I'd like to tell you a little bit about
Sam. Sam is my friend's son. He
just recently turned two years old.
He loves music, his mom and dad
and his dog, Vito. He's got a smile that
can light up a room, and is not overly
fond of chocolate. Oh, and by the way,
Sam also happens to have Down syndrome.
I don't think that last part matters a
lot because the whole of Sam is so
much greater than that one little part.
But unfortunately, that's probably what
most people see first when they meet
So why am I writing about Sam?
Well, it's because recently I heard someone
using a word that I don't think
describes Sam at all. Nor does it describe
the other people I know with developmental
delays or disabilities. The word
I have found that all too often these
days we toss around words without
really stopping to think about their
implications or the message we're sending
when we say them.
And the people behind the Spread
the Word to End the Word campaign
agree. The campaign (www.specialolympics.org/spread-the-word-to-end-the-word.aspx) was started last
year and "is one element of Special
Olympics' vision of a world where
everyone matters, where everyone is
accepted and, most importantly, where
everyone is respected and valued,"
according to the group's Web site.
Events are held each March 3 and
throughout the year to raise awareness
of this issue.
But the R-word isn't the only word people
tend to throw around with reckless
abandon. You can frequently hear
derogatory terms used as part of conversations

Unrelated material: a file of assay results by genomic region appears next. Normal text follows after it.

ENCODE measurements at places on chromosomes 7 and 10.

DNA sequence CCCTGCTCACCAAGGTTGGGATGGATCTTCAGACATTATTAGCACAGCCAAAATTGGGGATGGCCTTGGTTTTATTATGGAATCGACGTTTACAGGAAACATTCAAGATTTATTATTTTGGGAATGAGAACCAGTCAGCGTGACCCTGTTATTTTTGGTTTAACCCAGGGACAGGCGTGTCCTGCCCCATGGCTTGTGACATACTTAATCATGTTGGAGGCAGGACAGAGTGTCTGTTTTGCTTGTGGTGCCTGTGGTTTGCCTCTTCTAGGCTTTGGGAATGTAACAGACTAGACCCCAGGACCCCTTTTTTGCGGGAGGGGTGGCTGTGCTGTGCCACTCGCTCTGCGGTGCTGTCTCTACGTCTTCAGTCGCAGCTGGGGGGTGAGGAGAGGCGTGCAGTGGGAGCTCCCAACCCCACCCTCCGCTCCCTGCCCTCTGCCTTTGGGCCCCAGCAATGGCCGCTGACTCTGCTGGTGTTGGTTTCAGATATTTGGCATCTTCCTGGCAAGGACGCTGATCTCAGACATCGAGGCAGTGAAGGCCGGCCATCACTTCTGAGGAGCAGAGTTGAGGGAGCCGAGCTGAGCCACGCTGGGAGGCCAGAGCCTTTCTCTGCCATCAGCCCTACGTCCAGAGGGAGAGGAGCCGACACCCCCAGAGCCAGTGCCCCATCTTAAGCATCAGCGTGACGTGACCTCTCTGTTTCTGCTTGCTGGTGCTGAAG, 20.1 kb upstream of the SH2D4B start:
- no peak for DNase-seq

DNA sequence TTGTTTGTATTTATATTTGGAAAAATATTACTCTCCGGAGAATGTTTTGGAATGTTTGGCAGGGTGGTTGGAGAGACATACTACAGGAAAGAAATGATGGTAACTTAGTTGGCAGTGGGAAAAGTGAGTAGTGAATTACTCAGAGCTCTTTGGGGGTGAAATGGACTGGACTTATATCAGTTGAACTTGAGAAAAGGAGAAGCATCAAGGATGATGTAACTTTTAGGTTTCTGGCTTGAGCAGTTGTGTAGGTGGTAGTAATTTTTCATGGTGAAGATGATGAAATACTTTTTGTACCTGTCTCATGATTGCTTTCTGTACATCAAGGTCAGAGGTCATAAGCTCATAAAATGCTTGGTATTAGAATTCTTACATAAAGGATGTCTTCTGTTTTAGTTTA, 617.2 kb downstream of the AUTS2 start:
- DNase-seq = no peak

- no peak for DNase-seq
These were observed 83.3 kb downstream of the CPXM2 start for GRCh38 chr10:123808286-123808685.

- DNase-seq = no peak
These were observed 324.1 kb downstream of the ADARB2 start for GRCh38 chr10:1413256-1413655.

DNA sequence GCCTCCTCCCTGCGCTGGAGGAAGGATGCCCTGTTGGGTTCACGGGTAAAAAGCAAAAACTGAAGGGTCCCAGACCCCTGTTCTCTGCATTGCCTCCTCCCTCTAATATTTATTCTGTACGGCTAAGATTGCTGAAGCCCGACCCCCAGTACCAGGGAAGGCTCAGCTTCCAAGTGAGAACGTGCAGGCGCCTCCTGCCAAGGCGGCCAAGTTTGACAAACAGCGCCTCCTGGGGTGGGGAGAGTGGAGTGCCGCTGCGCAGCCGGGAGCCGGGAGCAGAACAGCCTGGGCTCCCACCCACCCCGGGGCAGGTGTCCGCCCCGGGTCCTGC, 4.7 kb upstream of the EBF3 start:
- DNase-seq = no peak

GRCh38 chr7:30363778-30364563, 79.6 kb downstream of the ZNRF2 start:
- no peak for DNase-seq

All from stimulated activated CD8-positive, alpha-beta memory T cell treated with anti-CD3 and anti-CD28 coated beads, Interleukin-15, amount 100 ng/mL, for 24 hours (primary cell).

in everyday settings. Jokes or
comments are frequently made about
individuals based on their abilities, ethnic
or religious backgrounds, social
class, political leanings, hair color, skin
color, sexual orientation or weight. The
list goes on. Even our Church is not
Oftentimes when someone calls a
person out for using such derogatory
labels, the usual response is, "I was
only joking" or "I didn't really mean
anything by it." But the reality is that
words are powerful. They can incite
hate, inflict pain and cause division.
Be the Change
To say that we are outraged by the use
of these derogatory words is one thing.
A better course of action is to do something
about it. Here are some suggestions:
Speak up. If you hear someone using
a derogatory phrase or word toward
someone, call him or her on it. Let
that person know that you find the use
of such language unacceptable and
It's not always easy to speak up, but
just remember the words of Protestant
Pastor Martin Niemöller in reference
to the Holocaust: "First they came for
the Socialists, and I did not speak out—because I was not a Socialist. Then they
came for the Trade Unionists, and I did
not speak out—because I was not a
Trade Unionist. Then they came for
the Jews, and I did not speak out—because I was not a Jew. Then they
came for me—and there was no one left
to speak for me." (Different versions
of this quote exist, but this is the version
that hangs in the United States
Holocaust Memorial Museum in Washington,
Take the pledge. Visit www.r-word.org and take the pledge to stop using
the R-word. While you're at it, why
not make an effort to remove other
potentially hurtful language from your
Stop and think. Sometimes hurtful
words escape our mouths out of anger,
frustration or ignorance. Sometimes
we may even think we're being funny.
Weigh your words before speaking. It
could make a big difference.
For instance, think about Sam every
time you, or someone you know, uses
the words retard or retarded as a putdown
or a punch line. Maybe then people
Get involved. A lot of times we
make fun of or dismiss things or people
we don't know or understand. Seek
out volunteer opportunities with organizations
such as the Special Olympics.
It's a lot more difficult to insult
a friend than a person we don't really